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The Fundamental Right to Data Protection

Normative Value in the Context of Counter-Terrorism Surveillance

By: Maria Tzanou
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Published: 01-06-2017
Format: PDF eBook (?)
Edition: 1st
Extent: 320
ISBN: 9781509901685
Imprint: Hart Publishing
Series: Modern Studies in European Law
RRP: £75.60
Online price : £68.04
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About The Fundamental Right to Data Protection

Since the entry into force of the Lisbon Treaty, data protection has been elevated to the status of a fundamental right in the European Union and is now enshrined in the EU Charter of Fundamental Rights alongside the right to privacy. This timely book investigates the normative significance of data protection as a fundamental right in the EU. The first part of the book examines the scope, the content and the capabilities of data protection as a fundamental right to resolve problems and to provide for an effective protection. It discusses the current approaches to this right in the legal scholarship and the case-law and identifies the limitations that prevent it from having an added value of its own. It suggests a theory of data protection that reconstructs the understanding of this right and could guide courts and legislators on data protection issues. The second part of the book goes on to empirically test the reconstructed right to data protection in four case-studies of counter-terrorism surveillance: communications metadata, travel data, financial data and Internet data surveillance. The book will be of interest to academics, students, policy-makers and practitioners in EU law, privacy, data protection, counter-terrorism and human rights law.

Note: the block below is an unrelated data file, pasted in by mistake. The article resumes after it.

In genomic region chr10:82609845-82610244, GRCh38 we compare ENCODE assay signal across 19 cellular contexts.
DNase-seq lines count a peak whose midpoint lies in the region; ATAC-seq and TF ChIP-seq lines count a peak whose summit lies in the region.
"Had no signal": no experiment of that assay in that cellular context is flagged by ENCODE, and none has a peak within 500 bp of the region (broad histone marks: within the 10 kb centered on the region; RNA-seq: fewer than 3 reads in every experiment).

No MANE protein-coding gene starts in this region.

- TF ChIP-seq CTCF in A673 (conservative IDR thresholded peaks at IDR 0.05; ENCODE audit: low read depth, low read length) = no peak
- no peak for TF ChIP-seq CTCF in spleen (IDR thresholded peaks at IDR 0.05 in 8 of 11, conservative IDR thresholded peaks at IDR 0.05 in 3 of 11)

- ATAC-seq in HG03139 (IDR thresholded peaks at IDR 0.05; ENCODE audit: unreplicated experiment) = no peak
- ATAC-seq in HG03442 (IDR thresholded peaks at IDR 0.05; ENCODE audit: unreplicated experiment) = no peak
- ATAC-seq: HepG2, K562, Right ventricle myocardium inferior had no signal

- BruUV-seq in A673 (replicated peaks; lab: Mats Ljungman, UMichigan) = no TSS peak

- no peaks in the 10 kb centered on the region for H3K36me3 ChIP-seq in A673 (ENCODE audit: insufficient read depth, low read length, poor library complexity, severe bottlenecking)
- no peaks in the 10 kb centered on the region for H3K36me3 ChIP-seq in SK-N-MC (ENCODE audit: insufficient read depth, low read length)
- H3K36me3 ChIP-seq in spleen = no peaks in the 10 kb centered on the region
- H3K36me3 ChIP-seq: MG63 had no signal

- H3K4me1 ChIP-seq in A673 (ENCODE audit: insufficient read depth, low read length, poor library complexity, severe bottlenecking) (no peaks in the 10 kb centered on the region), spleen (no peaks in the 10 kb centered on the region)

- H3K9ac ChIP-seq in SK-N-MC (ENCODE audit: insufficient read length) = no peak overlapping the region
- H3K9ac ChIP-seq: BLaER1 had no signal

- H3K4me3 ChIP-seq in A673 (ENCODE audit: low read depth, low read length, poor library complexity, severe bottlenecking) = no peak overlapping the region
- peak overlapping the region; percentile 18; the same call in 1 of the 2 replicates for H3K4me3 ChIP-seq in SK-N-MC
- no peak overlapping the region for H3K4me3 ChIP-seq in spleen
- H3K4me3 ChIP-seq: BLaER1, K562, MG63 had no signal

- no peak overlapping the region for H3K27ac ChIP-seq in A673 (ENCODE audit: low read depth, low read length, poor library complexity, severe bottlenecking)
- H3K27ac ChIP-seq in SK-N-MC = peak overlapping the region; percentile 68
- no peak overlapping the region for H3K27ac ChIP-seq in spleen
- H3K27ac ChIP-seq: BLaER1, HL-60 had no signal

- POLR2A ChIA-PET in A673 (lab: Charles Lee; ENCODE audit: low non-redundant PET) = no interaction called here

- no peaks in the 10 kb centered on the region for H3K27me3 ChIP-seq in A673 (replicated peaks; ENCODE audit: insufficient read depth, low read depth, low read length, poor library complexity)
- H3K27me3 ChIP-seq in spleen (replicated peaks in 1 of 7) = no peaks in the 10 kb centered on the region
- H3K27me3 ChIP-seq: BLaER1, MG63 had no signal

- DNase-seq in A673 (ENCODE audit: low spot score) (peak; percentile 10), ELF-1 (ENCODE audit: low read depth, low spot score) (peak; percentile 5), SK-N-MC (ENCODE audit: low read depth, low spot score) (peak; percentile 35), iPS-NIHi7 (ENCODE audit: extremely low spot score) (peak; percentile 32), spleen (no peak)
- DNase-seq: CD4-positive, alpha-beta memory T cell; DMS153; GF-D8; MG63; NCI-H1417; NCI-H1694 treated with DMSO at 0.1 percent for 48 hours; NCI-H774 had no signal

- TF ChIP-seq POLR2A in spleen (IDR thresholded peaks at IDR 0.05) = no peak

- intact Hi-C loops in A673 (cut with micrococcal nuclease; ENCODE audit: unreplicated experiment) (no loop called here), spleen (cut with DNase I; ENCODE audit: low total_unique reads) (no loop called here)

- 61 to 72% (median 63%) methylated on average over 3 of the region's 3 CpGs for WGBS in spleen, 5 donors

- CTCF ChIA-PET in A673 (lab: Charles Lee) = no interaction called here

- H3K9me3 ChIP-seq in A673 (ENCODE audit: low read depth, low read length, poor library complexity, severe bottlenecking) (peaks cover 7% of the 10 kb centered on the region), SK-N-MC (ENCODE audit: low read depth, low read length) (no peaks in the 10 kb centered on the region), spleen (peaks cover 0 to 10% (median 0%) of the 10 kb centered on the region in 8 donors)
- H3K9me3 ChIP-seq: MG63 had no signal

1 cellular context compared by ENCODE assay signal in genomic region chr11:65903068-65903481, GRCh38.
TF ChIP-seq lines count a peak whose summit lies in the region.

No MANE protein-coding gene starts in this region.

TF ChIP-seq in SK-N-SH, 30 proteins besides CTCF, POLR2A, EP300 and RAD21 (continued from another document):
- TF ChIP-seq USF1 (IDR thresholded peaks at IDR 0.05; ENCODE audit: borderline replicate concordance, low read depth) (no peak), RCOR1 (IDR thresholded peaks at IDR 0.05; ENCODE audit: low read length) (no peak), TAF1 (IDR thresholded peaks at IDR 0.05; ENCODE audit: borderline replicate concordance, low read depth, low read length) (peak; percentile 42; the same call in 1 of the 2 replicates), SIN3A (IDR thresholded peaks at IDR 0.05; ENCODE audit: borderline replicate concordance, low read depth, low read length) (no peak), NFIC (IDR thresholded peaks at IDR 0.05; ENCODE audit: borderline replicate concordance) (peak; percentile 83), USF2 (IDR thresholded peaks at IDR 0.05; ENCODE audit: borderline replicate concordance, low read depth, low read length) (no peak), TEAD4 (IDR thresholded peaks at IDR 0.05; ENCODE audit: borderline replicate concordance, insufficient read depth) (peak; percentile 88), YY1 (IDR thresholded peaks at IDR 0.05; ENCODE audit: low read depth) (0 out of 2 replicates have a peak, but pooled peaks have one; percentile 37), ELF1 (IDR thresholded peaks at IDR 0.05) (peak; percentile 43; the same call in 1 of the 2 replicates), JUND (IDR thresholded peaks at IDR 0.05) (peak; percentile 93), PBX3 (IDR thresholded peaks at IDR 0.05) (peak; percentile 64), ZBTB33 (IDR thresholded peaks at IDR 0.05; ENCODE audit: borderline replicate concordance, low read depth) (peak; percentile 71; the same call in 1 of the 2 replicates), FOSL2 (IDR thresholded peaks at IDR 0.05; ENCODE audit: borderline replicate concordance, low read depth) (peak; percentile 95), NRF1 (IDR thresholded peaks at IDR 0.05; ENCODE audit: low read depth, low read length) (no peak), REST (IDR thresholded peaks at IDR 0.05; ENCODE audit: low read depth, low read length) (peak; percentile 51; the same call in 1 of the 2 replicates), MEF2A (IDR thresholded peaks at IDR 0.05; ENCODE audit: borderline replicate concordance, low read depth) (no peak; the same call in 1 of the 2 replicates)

Table Of Contents

Part I: The Theoretical Framework
1. Data Protection as a Fundamental Right
2. The Judicial Assessment of the Right to Data Protection

Part II: Case Studies
3. Metadata Surveillance
4. Travel Data Surveillance
5. Financial Data Surveillance
6. Internet Data Surveillance
7. Conclusions

Reviews

“Tzanou's work makes visible the cognitive blind spot that defines the way we tend to assemble our knowledge and understanding of the role of data protection in the age of counter-terrorism surveillance. This book condenses wonderfully what judges and policymakers sometimes do when they fail to recognise that the answer to many data processing problems encountered in counter-terrorism situations can be found in data protection rules and principles.” –  Joseph Savirimuthu, Liverpool Law School, University of Liverpool, SCRIPTed

“This book can be recommended without reservation as it offers new food for thought through its innovative approach to the concept of the fundamental right to data protection and also illustrates the importance of the fundamental right very vividly by means of up-to-the-minute examples. (Translated from the original German)” –  Stefan Kieber, Newsletter Menschenrechte

“[T]he book represents an exhaustive contribution to the field in affirming the reconstruction of the right to data protection as a fundamental and autonomous right in line with the evolution of normative and judicial practice, and correctly evaluates the counter-terrorism measures in the ambit of the guarantees underlying such right. In substance, it is a book that highlights the significance of the right to data protection in today's globalised world with the goal that it be adequately respected in the fight against terrorism.” –  Michele Nino, University of Salerno, European Law Review

“This is an extremely well-researched and documented book, not only in terms of legal scholarship but also in terms of case law. In particular it manages to assemble and analyse some of the most important decisions the CJEU has adopted regarding data protection and surveillance... Written in a very clear style and structured in a way that makes it easy to understand the argument being presented, it is also very effective in reaching an audience interested in data protection law and surveillance studies. This is particularly relevant, since one of the main issues it raises is very unlikely to disappear in the near future.” –  Graça Canto Moniz, Computer and Telecommunications Law Review

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